It’s been quite the journey getting here to my new home. On the eve of my 4th week in the Eastern Sierras, I figure it’s hi-time I reflect on the past couple months. After I left Arizona, I hid out in Colorado Springs with my family as I bought time, searching for an apartment in California. I almost ended up in Colorado working for a Rocky Mountain National Park affiliate, but I had to turn down the job for my current gig. It wasn’t an easy decision but now that I’m here, I can’t believe I deliberated and agonized as much as I did. I knew I’d go where the next JOB (not internship) took me and I had over 25 applications out all over the west. Although I cherish my experiences in Montana and Arizona, I am ready to be in one place, for a while at least. I am not an intern anymore, rather I’m coordinating an entire interagency visitor center for the Mono Basin. No, I don’t get to wear a USFS uniform, nor a NPS one, nope not a State Parks uniform either… I’m in the private sector which is where I feel I belong anyways. We are changing our name soon, so it’s barely even worth mentioning that I work for the Eastern Sierra Interpretive Association. The past 9 months of interning, not to mention my entire design career, led me to the conclusion that I need a job with variety. Building and implementing an interpretive program schedule (including campfire talks!), maintaining exhibits, conducting tours, working the busy front desk and all kinds of random admin are just a few of my many tasks. My commute to work is like a dream, I pass maybe 10 cars and get to see mountains all around me – I sometimes forget where I am or where I’m going, it’s so mesmerizing. I’m happy, 24-7. Of course some things set me off (like the gas prices), I’m only human, but I have never felt this happy and at peace and at home (so quickly) before in my life.
The town I live in has a population of maybe 625 people, there are wooden street signs, bear proof garbage bins, no stop lights and this gorgeous, shimmering Gull Lake that I get to wake up to every single morning. I’d say that it is always peacefully, blissfully quiet but honestly, I’ve never lived in a noisier building before in my life. I can even hear the people cough down below. But I have a killer view and hard wood floors and a powerful shower head. You can’t have it all. I live 30 miles from the east gate to Yosemite and 20 miles from Mammoth. There is so much to do here that I can barely decide how to spend my days off. Just today I went to Yosemite for the first time and did a day hike, BECAUSE I CAN! I’ve been to hot springs, alpine lakes, a haunted lodge, the best pizza place ever, the brewery (my other home), a crater and tufa groves. Getting out of Los Angeles was the best thing for me, but I didn’t know it at the time. I was stuck there in so many ways. Guiltily, I would glorify it, find excuses to stay and constantly stick up for it in my mind. ‘It’s not so bad, but my friends are here, just look at my cute little house, I can’t possibly leave’… But it had been ten years and time for a change, not just a career but a life change. I don’t miss LA at all, just my friends I miss. And a palm tree every now and then. And sometimes the accessibility of it all, everything is so easy and much cheaper.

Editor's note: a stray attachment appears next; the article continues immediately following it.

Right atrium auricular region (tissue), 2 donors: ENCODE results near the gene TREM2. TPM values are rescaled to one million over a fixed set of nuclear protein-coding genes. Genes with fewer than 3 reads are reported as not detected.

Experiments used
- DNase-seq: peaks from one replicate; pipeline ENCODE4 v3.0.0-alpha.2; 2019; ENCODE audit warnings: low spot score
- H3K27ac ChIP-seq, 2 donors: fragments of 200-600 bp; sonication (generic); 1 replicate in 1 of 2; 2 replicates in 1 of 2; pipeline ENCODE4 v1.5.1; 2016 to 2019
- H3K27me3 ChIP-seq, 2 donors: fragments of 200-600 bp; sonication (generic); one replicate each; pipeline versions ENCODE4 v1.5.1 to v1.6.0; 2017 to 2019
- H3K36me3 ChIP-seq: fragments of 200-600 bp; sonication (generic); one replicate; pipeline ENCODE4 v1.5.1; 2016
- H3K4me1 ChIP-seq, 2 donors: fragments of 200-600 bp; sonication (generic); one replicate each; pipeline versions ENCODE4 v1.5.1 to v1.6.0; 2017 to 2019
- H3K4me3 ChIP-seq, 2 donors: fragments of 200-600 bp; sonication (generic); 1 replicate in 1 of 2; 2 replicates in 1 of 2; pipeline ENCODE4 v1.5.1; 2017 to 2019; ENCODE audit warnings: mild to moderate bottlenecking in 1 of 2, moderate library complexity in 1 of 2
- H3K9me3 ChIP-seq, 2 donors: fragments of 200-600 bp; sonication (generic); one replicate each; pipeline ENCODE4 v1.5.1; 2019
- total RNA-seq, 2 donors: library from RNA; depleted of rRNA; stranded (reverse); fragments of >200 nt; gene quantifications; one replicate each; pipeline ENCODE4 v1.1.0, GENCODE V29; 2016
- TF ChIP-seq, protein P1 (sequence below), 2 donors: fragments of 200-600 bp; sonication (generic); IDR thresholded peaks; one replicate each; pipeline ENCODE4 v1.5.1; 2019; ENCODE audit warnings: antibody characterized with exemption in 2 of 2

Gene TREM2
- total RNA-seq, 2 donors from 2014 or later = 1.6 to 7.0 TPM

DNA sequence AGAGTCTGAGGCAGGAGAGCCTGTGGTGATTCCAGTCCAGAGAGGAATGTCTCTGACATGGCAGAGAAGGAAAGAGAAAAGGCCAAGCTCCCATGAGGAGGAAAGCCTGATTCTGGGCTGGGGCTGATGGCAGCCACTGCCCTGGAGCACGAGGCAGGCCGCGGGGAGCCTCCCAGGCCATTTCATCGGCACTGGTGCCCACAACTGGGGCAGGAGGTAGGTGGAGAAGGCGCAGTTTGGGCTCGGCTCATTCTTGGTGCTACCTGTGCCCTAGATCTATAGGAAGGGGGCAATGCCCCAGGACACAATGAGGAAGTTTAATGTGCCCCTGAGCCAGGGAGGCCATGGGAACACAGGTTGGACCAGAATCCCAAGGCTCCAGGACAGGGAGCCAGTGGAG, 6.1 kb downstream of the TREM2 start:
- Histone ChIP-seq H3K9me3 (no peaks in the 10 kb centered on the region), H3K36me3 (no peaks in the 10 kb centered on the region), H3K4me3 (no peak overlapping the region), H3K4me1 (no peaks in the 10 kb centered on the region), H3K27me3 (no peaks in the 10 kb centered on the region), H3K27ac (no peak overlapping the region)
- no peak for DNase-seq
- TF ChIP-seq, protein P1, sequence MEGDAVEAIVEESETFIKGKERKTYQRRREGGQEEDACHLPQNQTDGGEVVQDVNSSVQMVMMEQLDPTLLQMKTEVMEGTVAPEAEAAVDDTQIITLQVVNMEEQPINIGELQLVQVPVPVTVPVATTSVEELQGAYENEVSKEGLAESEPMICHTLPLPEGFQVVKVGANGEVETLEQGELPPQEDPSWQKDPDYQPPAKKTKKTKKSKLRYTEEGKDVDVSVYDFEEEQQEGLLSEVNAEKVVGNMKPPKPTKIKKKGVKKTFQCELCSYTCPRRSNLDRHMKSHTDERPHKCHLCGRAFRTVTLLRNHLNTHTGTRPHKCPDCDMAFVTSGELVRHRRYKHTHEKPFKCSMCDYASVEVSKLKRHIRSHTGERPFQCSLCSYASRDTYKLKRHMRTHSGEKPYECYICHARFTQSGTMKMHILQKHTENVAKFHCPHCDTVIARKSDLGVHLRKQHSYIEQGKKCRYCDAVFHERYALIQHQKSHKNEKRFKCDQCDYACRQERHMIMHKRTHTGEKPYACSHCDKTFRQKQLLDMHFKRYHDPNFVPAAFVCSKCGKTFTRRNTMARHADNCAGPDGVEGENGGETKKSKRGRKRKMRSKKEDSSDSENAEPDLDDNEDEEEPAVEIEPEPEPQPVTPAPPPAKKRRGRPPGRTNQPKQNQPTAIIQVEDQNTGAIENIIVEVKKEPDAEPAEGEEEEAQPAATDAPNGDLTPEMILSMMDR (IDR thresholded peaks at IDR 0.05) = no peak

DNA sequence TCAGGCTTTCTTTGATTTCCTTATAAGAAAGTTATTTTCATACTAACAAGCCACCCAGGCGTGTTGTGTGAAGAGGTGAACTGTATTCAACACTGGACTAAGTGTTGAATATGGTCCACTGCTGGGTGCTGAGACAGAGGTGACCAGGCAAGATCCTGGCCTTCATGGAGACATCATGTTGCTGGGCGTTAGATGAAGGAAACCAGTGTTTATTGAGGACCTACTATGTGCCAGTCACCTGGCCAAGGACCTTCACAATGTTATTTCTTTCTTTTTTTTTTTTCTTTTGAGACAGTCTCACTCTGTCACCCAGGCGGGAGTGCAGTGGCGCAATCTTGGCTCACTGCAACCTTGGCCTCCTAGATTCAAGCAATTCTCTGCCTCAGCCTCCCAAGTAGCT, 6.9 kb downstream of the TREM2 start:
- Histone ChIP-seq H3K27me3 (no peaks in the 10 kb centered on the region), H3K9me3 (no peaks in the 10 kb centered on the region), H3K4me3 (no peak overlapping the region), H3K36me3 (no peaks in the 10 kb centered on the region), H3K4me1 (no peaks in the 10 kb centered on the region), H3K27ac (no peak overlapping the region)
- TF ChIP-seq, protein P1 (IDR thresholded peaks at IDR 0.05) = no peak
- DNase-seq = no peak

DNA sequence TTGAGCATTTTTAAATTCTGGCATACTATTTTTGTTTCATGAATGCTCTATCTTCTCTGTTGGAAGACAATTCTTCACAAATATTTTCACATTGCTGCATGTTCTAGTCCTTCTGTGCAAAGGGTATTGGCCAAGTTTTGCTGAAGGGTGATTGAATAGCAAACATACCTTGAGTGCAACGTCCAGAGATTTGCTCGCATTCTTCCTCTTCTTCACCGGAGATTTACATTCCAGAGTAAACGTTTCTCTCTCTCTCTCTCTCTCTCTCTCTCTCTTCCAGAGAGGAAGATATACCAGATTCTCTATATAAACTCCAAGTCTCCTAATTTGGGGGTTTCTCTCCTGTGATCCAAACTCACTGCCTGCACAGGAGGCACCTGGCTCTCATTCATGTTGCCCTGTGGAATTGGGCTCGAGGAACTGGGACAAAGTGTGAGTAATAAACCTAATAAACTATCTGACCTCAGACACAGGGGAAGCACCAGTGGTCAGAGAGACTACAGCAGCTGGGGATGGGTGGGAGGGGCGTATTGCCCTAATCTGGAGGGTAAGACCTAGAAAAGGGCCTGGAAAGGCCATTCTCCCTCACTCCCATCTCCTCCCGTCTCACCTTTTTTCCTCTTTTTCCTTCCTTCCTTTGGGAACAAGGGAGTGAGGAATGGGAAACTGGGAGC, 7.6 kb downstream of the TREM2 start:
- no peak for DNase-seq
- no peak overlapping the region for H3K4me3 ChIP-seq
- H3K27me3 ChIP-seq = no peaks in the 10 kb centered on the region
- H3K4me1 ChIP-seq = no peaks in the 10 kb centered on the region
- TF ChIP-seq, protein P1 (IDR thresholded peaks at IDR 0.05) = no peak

I’ve made a lot of friends here already, compared to the two I made in Arizona, and know so many people in passing. The summer is just getting going so all the businesses are opening up. I meet someone new nearly every day and just randomly introduce myself to people that work in the shops, post office, bars, gas station, yoga class, you name it. But I don’t know where I’d be without Richie, he has shown me so much in such a short period of time and I met the entire town, it seems, because of him. He’s like the unofficial town mayor and welcome committee, all in one. The kindest, most generous person and he has an awesome dog.
I am madly in love with California again and so happy to be here to share the love with visitors! Everyday is an adventure, not because I’m doing some epic hike or getting naked in a hot spring. I just go to work and come home and that is an adventure in itself. The visitors, my co-workers and the job I do – it doesn’t feel like work, it’s like a mini-adventure. For example, I got an off-road tour of the basin the other day. We just got in the truck and went nearly all around Mono Lake. Just checking things out, making sure no one was up to any Santeria or that the wild horses were behaving. I have a ton to learn still, so that helps the adventure quotient too. I not only need to know about this area, but Yosemite, Bodie ghost town, Death Valley, Mt Whitney/Lone Pine, Bristlecone Pine and everything in between. A hard job but an absolute joy!